I haven’t posted in a while. Life and death have turned me upside down and backwards. It will be a while before I can walk again, and as Anne Lamott says, even then, I will limp.
My dad died on August 26. It was quick, as he would have wanted. Much quicker than any of us had expected, even him, I think. On Saturday the 21st, I got a message from a good friend of his, saying, “You need to see your father as soon as possible.” I thought maybe she was exaggerating. I called my dad right then, asked how he was doing.
“I had a really bad night last night,” he told me. “Really bad.”
“Oh, I think it’s this pain medication I’ve been on. I had a really bad reaction to it. So I’m just not going to take that anymore. I have some less narcotic stuff I can take instead.”
“Is there anything I can do, Pop?”
I wrote back to his friend, and she insisted that I needed to go see him. “He’s not telling you the truth,” she wrote.
The next day, I called my “adopted sister” Cindy, a dear family friend. She said that Dad had been having hallucinations, but that like he’d told me, he assumed it was a side effect of the pain medication for the tumor on his pelvic bone. (I had only recently learned that there were tumors in places other than one of his lungs.) She and I also conjectured that he could be experiencing alcohol withdrawal, as he told the Hospice nurse who visited that his usual intake was 6 to 8 drinks a night.
By Monday, he wasn’t getting out of bed. By Tuesday, Cindy was answering his phone for him. Brian and I had already planned to go up that weekend. But on Wednesday morning, Cindy said she wanted me up there. I talked to the Hospice nurse as we left town. She said, “Sometimes people surprise me. This could go on for as long as a week.”
A week? Shit. “Do we need to fly up there, or do you think we’ll have enough time to drive. We live seven hours away.”
“No, that should be fine. Don’t rush. Be careful.”
We arrived at about 9 pm on Wednesday night. Jack squeezed his grandfather’s face. We could tell that Dad was trying to smile. He could hear us talking, and we even made him laugh a few times. I told him Jack was stubborn: “I wonder where he got that.” And we all saw his face respond.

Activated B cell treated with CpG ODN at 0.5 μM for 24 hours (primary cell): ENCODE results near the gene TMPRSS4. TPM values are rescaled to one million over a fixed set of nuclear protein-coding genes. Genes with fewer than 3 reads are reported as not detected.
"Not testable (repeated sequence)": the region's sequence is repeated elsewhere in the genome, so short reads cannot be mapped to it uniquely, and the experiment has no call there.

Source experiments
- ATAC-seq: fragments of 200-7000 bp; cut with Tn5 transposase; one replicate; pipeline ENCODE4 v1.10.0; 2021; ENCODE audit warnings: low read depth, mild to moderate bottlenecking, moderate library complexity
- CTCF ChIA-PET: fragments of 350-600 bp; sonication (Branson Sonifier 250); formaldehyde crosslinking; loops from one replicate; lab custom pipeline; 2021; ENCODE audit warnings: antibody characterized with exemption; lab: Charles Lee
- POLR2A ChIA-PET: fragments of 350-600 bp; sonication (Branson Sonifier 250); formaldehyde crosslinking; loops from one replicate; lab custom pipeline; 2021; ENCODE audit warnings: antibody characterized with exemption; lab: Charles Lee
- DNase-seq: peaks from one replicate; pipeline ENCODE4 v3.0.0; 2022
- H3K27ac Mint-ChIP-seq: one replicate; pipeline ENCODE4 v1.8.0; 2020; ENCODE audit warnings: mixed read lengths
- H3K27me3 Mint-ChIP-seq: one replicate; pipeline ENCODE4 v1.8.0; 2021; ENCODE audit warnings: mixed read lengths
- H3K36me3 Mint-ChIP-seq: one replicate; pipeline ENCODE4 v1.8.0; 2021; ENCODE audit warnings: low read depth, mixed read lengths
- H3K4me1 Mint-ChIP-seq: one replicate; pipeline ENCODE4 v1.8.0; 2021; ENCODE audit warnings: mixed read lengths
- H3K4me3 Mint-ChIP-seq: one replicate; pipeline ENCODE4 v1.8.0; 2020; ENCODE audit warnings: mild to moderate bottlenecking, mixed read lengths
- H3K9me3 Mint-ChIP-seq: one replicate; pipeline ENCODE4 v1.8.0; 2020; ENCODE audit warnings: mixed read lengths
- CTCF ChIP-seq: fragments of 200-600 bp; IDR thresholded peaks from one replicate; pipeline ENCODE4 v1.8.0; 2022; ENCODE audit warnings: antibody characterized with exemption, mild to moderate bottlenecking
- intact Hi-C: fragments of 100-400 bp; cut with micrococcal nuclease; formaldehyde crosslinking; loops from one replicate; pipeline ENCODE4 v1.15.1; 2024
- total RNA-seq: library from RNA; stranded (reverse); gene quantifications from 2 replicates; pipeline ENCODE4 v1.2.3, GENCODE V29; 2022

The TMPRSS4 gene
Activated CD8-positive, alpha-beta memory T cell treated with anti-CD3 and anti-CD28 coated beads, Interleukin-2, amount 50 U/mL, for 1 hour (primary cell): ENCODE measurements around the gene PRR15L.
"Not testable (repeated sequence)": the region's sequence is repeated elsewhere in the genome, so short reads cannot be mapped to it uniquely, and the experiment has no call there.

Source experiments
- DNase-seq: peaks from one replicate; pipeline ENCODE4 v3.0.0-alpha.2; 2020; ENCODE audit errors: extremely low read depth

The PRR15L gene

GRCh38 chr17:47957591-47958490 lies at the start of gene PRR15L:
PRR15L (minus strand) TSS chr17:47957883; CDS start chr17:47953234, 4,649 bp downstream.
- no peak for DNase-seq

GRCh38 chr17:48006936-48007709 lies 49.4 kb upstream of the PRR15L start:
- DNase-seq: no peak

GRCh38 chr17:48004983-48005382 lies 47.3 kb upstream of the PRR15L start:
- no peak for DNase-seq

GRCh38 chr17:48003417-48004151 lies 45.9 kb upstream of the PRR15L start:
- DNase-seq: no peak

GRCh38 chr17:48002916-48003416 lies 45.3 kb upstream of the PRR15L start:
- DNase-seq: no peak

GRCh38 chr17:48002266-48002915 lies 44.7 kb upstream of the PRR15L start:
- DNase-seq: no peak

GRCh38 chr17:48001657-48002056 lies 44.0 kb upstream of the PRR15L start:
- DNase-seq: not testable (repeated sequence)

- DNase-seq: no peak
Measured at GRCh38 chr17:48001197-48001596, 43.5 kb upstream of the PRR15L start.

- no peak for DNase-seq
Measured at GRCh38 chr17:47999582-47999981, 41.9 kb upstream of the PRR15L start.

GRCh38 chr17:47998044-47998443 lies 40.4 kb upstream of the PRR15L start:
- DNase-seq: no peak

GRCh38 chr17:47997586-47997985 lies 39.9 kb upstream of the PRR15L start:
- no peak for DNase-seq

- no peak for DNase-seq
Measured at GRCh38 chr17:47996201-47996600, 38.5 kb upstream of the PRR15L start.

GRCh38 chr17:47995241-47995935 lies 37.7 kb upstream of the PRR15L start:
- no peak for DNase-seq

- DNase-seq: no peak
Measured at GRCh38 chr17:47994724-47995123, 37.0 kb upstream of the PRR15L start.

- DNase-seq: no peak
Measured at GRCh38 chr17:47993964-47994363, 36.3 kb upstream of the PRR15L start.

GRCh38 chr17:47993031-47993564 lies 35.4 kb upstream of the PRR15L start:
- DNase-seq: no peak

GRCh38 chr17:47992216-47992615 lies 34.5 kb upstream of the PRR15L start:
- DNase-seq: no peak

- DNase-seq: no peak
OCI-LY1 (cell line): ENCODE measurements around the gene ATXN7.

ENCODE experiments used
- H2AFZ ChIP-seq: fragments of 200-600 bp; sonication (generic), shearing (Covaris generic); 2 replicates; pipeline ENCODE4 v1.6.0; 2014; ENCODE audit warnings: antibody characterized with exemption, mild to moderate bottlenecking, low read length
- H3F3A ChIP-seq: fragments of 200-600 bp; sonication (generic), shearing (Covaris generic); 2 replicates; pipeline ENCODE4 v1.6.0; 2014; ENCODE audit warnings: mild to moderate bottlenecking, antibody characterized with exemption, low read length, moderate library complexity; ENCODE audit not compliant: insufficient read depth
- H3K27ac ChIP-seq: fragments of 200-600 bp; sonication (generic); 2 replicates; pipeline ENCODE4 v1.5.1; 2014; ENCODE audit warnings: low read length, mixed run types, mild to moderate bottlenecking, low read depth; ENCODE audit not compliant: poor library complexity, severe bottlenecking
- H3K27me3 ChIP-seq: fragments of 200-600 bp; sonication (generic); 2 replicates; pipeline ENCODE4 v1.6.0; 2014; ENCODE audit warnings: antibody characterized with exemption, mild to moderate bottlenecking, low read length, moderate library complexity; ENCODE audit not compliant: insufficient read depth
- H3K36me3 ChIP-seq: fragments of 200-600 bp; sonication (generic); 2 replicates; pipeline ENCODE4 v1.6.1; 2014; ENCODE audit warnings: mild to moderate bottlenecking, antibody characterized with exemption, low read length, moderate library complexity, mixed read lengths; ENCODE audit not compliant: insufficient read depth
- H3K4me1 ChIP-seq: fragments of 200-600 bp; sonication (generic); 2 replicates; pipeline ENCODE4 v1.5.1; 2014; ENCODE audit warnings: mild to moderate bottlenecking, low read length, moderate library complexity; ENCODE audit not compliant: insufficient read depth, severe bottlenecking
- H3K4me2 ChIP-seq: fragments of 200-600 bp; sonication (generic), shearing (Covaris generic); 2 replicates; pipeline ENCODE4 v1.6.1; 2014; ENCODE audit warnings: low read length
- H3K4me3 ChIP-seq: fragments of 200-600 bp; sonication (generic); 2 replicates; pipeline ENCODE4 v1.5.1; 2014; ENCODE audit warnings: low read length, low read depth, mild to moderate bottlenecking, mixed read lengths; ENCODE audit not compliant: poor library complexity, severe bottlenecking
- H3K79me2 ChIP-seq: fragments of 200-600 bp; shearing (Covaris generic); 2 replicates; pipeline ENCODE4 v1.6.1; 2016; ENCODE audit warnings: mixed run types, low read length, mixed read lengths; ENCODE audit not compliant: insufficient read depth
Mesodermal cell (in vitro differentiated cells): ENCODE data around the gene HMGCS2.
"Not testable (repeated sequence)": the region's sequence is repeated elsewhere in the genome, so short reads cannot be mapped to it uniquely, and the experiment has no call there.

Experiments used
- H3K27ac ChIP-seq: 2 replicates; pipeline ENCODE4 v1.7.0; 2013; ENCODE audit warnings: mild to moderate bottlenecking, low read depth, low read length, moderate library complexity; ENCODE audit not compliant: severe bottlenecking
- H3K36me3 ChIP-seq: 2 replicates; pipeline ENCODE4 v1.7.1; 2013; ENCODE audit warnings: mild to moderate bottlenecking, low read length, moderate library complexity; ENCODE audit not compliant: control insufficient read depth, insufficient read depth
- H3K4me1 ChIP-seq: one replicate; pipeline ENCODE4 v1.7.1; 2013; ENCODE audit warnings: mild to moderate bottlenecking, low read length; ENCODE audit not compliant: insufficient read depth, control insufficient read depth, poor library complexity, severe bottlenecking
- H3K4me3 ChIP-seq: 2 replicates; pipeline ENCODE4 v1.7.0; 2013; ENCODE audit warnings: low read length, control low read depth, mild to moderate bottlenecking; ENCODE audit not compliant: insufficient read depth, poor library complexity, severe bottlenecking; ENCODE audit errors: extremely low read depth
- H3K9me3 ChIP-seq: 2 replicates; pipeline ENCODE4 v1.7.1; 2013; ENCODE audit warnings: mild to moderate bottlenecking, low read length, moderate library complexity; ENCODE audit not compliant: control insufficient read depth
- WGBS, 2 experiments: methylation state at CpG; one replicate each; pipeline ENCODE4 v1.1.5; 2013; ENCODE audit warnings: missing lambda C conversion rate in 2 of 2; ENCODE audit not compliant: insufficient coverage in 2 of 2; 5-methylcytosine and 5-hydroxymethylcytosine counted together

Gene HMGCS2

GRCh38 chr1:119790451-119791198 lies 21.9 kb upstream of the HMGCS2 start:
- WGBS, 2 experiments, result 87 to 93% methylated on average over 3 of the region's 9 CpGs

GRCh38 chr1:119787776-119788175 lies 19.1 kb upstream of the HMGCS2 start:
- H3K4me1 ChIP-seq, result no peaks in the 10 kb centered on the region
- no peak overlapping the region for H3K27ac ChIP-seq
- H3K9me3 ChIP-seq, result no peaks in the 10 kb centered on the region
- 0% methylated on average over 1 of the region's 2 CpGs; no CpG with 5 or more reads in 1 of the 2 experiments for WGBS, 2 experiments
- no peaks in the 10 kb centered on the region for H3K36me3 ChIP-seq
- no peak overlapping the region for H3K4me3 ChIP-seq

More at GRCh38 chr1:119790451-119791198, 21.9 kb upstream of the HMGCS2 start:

His breathing was labored, and he moaned with each exhale. “That’s new,” said Cindy.
“Is he in pain?”
Cindy nodded. “You guys talk to him first. Then I’ll give him the morphine. It will knock him out.” She teared up. I hugged her, and she took Jack out to the living room.
We told him over and over again that it was OK, that we would be all right. Brian promised to take care of Jack and me. Later, after Brian and Jack were in bed, Dad had some agitation, where he tried to get out of bed. He told us to go away, but his words were slurred. I asked, “Do you want us to go away?” He nodded violently.
“Too bad. You’re not getting rid of us,” said Cindy.
She and our friend Terri, a nurse, rolled Dad on his side and inserted a suppository, per the night-call nurse’s instructions over the phone. By the time she arrived, around 1 am, he was out cold. She explained to us that it’s normal for some patients to go through what they call “terminal agitation,” and it’s caused by anxiety about death. (I later found a note Dad had written, saying he had never feared death, but that he was very frightened of the process of dying. “Make it quick!” he wrote.)
The next morning, he wasn’t responding to verbal questions at all: no nods, no moaning. His beard had grown out to a soft gray sandpaper on his jaw. We took turns sitting with him and watching Rachel Ray pet exotic animals on the television. He had another fit of agitation, and when the morphine and ativan didn’t calm him, Cindy and I rolled him over for another suppository. There should be a circle in hell where you have to give your father a suppository. And the ranks of heaven are filled with the friends who will help you roll him over to do it.
When we were finished, he mumbled something. Cindy said, “Awesome? Did you say awesome?” He smiled a tiny bit. I stripped the gloves off my hands and said, “Yes, we are!” That made him laugh.
That afternoon, around 3, before the nurse and doctor arrived, Terri called me back into his bedroom. “His breathing has slowed down a lot,” she said. We all sat and stood around him: Brian, Terri, Cindy, Jack, and me. Terri felt for a pulse and found none, but his face was still moving. He took another breath. Quieter. Slower. Quieter. Slower. I asked Cindy to turn off the TV – some court show with a snarky judge. Who would want to die to that? Then Cindy and Terri left with Jack.
I sat on the slipper chair beside his bed, my hands on his arms. Brian stood behind me, his hand on my shoulder. After a while, I said, “Daddy, thank you for everything, even the stuff I didn’t like.” Then we watched the pulse at his neck until it slowed and quieted and became still. And that was all.